August 7, 2020 Subject:
Vulpes vulpes. I don't think he speaks English or Latin.
This was an obscure, partial show, until released as DaP6. We had:
Dark Star>St. Stephen>Mason's [cut]
The rest of the show turned up as part of the Janet Reels. It's one long set, for having started two hours late. This was for two reasons: They had to find equipment since some of theirs was callously held by the New Orleans police; and Bear's fussiness. You can read about Bob Heil's effect on the band on this night (n. b. Or not - these two articles interpolate a photo and facts from '71, or later; the whole band were busted in New Orleans & Bear was at this show; accurate photo w/Strat). It's the second show without TC, and Aorta, a Chicago band, opened.
St. Lou was suddenly a big market for the Dead [and logistic crossroad]. They had played on campus at Wash U months earlier, and after this night they came back twice more this year, playing St Louis Community College in May and the cavernous Stifel Theater in October. Strikingly, these shows sound as if they were each a year apart, due to the pace of development. The following March they returned to the Fabulous Fox for two shows. Look at pictures of "Fabulous Fox St. Louis", noting the hallways and bizarre lobby, if you want to see why it's The Fab. At the time, rock was snubbed hard by the man and the straights, especially in what was still a bible belt city. But before the refurbishings, the Fox was run down and desperate to hold events. The atmosphere was the adventurous, the daring, the freaks. That's who would go down there for a rock concert at the time. A 5000-seater, it was built the same time as the Fox Atlanta (5/19/77!), and has an organ that cost seven figures (in 2020 dollars). To the punters at this show who had bought the latest albums, only 3 or 4 songs were recognizable.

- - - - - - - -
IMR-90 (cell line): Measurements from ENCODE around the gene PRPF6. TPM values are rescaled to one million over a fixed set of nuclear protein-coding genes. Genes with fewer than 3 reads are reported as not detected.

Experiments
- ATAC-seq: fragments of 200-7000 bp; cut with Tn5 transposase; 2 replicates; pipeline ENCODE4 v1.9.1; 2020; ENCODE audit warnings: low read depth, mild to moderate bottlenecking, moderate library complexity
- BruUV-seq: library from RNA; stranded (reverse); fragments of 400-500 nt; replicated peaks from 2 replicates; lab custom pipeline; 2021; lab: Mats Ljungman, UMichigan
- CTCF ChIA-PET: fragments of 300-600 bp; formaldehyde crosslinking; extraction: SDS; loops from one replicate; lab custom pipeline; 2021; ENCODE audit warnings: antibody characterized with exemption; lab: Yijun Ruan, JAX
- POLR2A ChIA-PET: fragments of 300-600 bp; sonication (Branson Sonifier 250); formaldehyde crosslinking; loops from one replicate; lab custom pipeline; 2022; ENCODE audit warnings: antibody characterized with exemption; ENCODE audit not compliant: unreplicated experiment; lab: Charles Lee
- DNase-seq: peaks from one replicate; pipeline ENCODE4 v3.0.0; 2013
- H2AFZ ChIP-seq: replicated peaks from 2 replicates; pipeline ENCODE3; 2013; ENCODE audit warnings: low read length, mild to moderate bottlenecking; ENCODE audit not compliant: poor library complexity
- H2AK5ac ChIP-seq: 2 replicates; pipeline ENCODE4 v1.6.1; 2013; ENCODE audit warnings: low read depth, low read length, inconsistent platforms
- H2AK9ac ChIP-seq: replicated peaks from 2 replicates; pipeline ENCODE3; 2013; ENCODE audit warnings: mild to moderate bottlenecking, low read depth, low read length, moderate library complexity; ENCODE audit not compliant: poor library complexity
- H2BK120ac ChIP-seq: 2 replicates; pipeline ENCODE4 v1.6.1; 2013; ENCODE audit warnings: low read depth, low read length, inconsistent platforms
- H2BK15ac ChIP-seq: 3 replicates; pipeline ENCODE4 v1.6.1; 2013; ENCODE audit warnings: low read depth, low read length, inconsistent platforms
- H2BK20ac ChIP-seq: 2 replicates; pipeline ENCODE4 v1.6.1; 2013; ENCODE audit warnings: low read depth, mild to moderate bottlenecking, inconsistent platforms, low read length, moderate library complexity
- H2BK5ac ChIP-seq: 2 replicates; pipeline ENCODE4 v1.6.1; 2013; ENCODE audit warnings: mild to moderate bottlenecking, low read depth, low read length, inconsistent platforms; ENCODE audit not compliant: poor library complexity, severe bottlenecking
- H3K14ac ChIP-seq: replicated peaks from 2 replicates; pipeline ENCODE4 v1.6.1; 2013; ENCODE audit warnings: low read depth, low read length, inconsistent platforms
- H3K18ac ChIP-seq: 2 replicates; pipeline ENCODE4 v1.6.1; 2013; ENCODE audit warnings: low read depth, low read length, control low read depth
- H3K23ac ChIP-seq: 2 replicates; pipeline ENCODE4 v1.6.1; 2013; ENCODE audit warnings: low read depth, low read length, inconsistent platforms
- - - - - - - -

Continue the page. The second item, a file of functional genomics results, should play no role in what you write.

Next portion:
Casey Jones is indicatively solid, Mama Tried smooth as glass. Pour in a nice Shiraz. Pig gets ahead of the beat on Hard to Handle, mostly trainwrecking, though the jamming is fine. The next couple are solid if typical; smooth but vanilla. Cumberland is more entertaining. If you listen to DaP6 you can hear when the two reel sources change after 4mins; perhaps we are hearing the provenance - how they aged differently (the last part is the vault source). There may be a little bit missing here from the reel change. The next bit is one of the year's best sequences, starting with a great Dark Star that has about everything. I particularly like the way it keeps going back to the theme. You get lots of different ones, and here's one that keeps grounding itself. There's an interlude that's just whispers, and then an intricate rebuild. 13min in, Bobby starts a Feelin' Groovy jam that's picked up instantly and then halves itself in geometric progression. The month's best; and for the era, almost as good as 1/2, 1/17 or 4/25. It steps aside for an awesome St. Stephen, with a tranny into Mason's that's top notch (the latter is one of the better examples; the 15th of 19 played). Next is a Good Lovin' that's tighter than the cork in a Bulgarian rakia. They have now reached a certain state, capping the seq with an Uncle John's. This one is the beauty contest winner [collect $10 and get ready for more Pig]. The rest is average '70. Not Fade had been touched upon in Lovelights previously (and sometimes just teased), but it's this performance that triggered the near-nightly setlister for the next few years.
Overall = 4 stars
Mama Tried - fine stemware
Dark Star>Stephen>Mason's>Good Lovin'>Uncle John's - totally wicked sequence
SOURCES: The miller_gans_121041 works best for the original circ SBD. Others, such as vernon_10374, run fast. The whole show is on Dave's 6.
May 15, 2015 Subject:
December 9, 2013 Subject:
The Night Modern Live Music Was Born
Check out this story about this show
October 23, 2012 Subject:
love this time
Love this Dark Star. An argument can easily be made that this was their peak. Dark Star/Stephen etc. and Other One were perfected, and they're introducing Workingman's/American Beauty. That's pretty much all I need! Jerry steps up, and who can notice Tom's absence?